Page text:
Thursday, January 15, 2009

School's open in Foster-Glocester. . .

Today: widespread school cancellations (including Providence, but not Foster-Glocester!!!). For the record, it's wicked cold but no snow at this hour (8:00am). Perhaps a good day and time to ask a few questions :

1. What are the criteria for closing school in Providence?

2. What are the costs? I am seeking evidence for my belief that quite frequently, many Providence kids are safer at school. At home on a day like this, I believe (though do know have evidence that demonstrates) that may kids are more likely to be exposed to violence, may not eat well, and especially on a day like this, may be cold. I hope that every kid's home has heat, but I suspect not. I suspect that not every kid has a home to heat in the first place.

3. What are the benefits? Clearly, in a blizzard, kids are likely to be safer not on the roads. Kids who routinely walk to school are less likely to be exposed to the cold, and many of them may not have adequate coats/hats/mittens. Are there benefits to keeping them home otherwise? What are those? In cold like this, are buses less likely to run well? Will schools be too cold? What's happening that may not be evident (at least to me)?

I believe--I think many family members believe--that cancelling school today wasn't the right decision. And that makes sense: making the call to cancel school the night before is a guessing game, and sometimes the Superintendent is going to guess wrong. I'm not hammering on the wrongness of the decision. I am wondering what factors went into it, and how those factors can be communicated.

The decision to close school is out there, very public. Anyone with an opinion (and we've all got one) can praise, condemn, or express indifference. And it's one of many decisions made about and on behalf of schoolchildren every day. Many of those decisions, most of them, are invisible. The public only gets to see, and therefore can only discuss, these big public ones, so they become fodder for public opinion on how the Superintendent in particular is doing--and that carries the potential of making school opening/closing/delay calls into more of a PR exercise and less of a decision about safety and kids' welfare. There may well be additional forces (union, city) that are less apparent.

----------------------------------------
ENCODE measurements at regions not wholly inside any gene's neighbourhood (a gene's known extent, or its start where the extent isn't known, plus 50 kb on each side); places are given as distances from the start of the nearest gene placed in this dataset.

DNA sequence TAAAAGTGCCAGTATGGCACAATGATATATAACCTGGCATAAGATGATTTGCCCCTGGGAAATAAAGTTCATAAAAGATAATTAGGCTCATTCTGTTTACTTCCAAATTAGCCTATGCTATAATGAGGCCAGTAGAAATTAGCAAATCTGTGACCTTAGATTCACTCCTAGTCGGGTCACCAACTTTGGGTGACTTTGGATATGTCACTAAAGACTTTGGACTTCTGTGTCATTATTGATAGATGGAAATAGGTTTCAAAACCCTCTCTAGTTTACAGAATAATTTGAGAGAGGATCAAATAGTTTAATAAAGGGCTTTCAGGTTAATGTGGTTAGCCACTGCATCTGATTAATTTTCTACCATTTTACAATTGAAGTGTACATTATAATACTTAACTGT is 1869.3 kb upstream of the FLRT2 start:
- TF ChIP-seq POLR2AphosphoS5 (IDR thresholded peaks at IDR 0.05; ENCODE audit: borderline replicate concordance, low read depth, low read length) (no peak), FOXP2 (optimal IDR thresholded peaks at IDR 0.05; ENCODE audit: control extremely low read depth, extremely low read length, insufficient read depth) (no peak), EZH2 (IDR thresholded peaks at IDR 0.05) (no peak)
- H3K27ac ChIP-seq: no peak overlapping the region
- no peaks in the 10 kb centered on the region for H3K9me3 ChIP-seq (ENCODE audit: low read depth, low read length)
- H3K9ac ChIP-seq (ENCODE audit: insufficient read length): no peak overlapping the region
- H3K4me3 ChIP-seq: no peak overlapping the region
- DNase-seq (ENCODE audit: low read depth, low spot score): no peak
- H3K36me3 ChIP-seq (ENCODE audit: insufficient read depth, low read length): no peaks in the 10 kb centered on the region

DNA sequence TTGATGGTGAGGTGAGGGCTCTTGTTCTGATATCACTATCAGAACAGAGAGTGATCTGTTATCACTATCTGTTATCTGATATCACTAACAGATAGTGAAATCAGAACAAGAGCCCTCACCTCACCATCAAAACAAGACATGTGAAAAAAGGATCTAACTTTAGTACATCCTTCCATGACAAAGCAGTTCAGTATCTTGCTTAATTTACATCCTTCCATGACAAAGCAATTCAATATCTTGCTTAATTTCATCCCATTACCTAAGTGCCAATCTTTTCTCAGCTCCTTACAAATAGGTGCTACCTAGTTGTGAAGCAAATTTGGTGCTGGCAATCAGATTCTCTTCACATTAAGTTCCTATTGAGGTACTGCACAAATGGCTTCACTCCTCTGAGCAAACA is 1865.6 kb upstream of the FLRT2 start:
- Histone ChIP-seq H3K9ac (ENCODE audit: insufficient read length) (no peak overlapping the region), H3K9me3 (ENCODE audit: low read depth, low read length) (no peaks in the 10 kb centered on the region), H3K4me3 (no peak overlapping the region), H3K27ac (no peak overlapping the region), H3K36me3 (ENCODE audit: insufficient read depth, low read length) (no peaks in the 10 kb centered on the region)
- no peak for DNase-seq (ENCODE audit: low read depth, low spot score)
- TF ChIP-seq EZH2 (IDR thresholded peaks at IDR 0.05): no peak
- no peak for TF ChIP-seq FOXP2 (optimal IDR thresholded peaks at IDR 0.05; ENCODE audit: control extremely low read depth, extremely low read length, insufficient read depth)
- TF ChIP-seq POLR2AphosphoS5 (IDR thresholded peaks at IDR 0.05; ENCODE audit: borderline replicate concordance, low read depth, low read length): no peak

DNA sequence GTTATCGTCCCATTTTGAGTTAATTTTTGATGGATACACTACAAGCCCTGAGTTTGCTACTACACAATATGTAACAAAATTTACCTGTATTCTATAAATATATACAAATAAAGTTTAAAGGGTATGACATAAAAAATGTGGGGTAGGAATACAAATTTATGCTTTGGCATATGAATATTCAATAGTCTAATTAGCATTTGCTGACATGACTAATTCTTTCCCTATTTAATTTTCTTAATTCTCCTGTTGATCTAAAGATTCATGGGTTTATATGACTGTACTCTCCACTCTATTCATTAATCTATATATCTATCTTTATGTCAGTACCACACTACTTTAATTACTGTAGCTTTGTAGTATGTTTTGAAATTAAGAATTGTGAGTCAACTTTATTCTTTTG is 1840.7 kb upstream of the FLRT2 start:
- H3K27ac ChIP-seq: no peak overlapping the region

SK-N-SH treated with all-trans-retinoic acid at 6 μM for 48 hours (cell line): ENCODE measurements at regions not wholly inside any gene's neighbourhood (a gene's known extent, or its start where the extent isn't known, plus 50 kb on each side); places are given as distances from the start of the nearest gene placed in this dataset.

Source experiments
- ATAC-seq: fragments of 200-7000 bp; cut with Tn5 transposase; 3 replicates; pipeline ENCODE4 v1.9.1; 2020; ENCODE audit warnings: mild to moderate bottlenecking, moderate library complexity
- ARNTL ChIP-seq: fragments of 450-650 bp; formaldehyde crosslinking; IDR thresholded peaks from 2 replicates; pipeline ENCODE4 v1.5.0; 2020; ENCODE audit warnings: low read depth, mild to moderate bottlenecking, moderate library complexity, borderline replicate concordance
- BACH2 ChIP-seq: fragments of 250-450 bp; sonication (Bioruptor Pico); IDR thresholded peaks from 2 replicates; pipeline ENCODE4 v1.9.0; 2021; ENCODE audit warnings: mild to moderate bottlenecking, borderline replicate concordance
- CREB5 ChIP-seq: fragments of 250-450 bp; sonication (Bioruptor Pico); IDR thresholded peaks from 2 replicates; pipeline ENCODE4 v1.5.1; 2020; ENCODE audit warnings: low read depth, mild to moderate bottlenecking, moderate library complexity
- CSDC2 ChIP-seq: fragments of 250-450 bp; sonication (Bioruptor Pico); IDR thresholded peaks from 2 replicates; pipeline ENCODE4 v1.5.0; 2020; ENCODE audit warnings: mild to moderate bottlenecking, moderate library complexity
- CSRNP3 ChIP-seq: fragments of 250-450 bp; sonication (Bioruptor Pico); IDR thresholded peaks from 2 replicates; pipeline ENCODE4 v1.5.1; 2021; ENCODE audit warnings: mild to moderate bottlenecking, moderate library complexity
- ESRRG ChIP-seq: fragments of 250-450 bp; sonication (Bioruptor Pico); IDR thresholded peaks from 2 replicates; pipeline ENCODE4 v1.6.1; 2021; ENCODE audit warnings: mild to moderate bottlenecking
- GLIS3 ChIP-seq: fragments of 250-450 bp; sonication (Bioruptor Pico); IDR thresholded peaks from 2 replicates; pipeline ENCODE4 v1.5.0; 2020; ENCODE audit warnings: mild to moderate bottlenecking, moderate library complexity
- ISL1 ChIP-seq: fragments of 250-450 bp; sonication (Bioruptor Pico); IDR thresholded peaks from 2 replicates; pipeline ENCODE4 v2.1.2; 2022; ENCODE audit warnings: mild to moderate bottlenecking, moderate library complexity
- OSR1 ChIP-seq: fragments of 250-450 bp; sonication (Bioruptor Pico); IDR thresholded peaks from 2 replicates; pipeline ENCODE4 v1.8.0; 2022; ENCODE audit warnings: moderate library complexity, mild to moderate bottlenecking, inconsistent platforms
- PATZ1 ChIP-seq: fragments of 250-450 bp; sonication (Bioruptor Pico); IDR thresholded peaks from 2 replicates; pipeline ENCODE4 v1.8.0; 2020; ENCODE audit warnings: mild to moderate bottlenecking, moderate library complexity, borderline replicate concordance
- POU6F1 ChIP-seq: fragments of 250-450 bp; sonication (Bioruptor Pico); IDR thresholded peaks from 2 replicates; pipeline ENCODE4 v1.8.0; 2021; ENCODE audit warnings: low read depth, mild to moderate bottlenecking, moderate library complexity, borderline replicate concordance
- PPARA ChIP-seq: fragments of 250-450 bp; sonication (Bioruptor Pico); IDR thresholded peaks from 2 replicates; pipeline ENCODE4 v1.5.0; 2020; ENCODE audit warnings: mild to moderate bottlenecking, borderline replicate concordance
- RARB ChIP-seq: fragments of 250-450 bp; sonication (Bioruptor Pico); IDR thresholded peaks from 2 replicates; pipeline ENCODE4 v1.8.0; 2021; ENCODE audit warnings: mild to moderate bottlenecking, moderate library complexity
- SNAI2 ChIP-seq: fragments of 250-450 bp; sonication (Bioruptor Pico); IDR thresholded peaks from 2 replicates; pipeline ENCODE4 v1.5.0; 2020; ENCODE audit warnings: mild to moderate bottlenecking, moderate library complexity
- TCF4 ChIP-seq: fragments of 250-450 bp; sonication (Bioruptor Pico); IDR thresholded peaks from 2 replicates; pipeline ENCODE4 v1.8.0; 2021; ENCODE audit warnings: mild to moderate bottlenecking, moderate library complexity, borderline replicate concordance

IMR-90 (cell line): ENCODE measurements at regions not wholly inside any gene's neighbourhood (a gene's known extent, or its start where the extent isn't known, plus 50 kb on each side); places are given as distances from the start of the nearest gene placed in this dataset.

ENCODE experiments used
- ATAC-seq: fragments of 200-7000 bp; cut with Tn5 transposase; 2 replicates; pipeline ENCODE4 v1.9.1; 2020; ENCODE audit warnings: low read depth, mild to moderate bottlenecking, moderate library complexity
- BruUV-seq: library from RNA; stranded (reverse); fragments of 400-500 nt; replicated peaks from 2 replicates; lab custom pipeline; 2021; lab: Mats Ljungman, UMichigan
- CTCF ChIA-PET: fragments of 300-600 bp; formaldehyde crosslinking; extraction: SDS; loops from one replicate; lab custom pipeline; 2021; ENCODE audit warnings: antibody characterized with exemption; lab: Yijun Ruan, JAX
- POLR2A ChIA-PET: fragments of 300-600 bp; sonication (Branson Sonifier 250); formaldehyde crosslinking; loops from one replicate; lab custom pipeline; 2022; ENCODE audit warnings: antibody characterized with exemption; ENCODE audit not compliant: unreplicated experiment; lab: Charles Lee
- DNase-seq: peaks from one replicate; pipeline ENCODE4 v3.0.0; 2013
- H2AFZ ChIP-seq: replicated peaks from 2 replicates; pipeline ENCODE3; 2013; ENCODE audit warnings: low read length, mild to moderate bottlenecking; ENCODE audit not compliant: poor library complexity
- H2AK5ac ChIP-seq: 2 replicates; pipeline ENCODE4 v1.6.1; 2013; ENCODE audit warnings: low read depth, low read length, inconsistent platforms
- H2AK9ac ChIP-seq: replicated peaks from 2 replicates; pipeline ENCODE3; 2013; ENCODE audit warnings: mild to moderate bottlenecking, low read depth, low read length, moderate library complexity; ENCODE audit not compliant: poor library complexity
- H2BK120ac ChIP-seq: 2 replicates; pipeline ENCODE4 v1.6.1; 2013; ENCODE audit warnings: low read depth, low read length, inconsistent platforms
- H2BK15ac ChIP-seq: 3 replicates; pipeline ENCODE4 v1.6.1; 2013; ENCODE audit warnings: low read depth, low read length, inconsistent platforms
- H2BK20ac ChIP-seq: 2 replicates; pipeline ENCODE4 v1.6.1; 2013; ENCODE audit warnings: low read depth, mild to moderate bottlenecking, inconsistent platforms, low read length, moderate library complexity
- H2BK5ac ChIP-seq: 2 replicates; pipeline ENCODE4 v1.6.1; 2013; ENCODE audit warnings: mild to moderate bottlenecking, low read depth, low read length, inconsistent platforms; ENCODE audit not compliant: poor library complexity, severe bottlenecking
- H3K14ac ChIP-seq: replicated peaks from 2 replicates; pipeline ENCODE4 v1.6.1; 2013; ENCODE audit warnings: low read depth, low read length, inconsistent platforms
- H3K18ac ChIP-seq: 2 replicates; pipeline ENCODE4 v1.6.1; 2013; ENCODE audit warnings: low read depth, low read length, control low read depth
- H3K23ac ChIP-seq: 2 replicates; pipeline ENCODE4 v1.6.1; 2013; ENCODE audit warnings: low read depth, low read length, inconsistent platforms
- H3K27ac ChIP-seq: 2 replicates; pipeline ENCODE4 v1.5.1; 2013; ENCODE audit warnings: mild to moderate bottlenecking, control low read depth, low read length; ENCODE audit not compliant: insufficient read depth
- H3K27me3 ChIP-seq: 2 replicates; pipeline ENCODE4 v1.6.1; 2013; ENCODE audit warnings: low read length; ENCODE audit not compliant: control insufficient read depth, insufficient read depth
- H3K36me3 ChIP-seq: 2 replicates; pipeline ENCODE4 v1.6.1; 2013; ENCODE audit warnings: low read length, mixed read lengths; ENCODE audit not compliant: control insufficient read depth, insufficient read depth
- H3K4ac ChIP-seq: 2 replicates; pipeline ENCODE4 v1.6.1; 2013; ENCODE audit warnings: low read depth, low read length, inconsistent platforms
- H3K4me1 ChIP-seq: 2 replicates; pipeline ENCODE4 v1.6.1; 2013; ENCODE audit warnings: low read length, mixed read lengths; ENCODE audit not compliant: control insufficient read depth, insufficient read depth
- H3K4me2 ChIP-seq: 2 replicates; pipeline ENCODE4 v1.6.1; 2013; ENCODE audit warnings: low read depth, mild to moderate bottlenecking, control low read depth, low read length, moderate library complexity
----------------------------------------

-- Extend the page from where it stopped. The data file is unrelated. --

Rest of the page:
So what were the factors that went into today's decision? I'm supportive of the Superintendent thus far, and (want very much to ) believe that the call was based on safety factors and what's best for Providence's kids and their families. That said, I'd like to understand it better.

Decisions and their supporting evidence that affect the welfare and future of kids more significantly than whether or not they're in school today--about curriculum, and teacher hiring and professional development, and facilities, and all of the big factors that impact our city's young people in meaningful ways--need to be as public as this, and as likely to engender opinion, feeling, and perhaps, collective action. And I want us, family members and others, to feel entitled to ask for the evidence that support those decisions, for PPSD administration to be in the habit of providing that evidence.


UPDATE: Here's the ProJo's news blog reporting widespread "surprise" at the widespread closings, including an excerpt from a statement from Tom Brady last night with unsurprising reasons for the closure. Glad there was a statement; not glad it took me, a person who was looking for it, this long to see (part of) it.

Again, the focus for me is not so much on the decision, as much as I think it wasn't the best choice for many kids' welfare, as it is on using this as a way to talk about developing a culture of civilized, insistent inquiry among parents and family members about the decisions that are being made about and on behalf of our kids.


  1. Given that we've learned that the cost of not calling school can be the superintendent being fired, I think we're going to have to put up with a year or two of excessive school cancellation.

  2. Given that it's 3:21 in the afternoon and nary a drop of snow has fallen, I think that the call was particularly lame.

    We haven't yet heard how many days school will be extended, nor how much this will cost....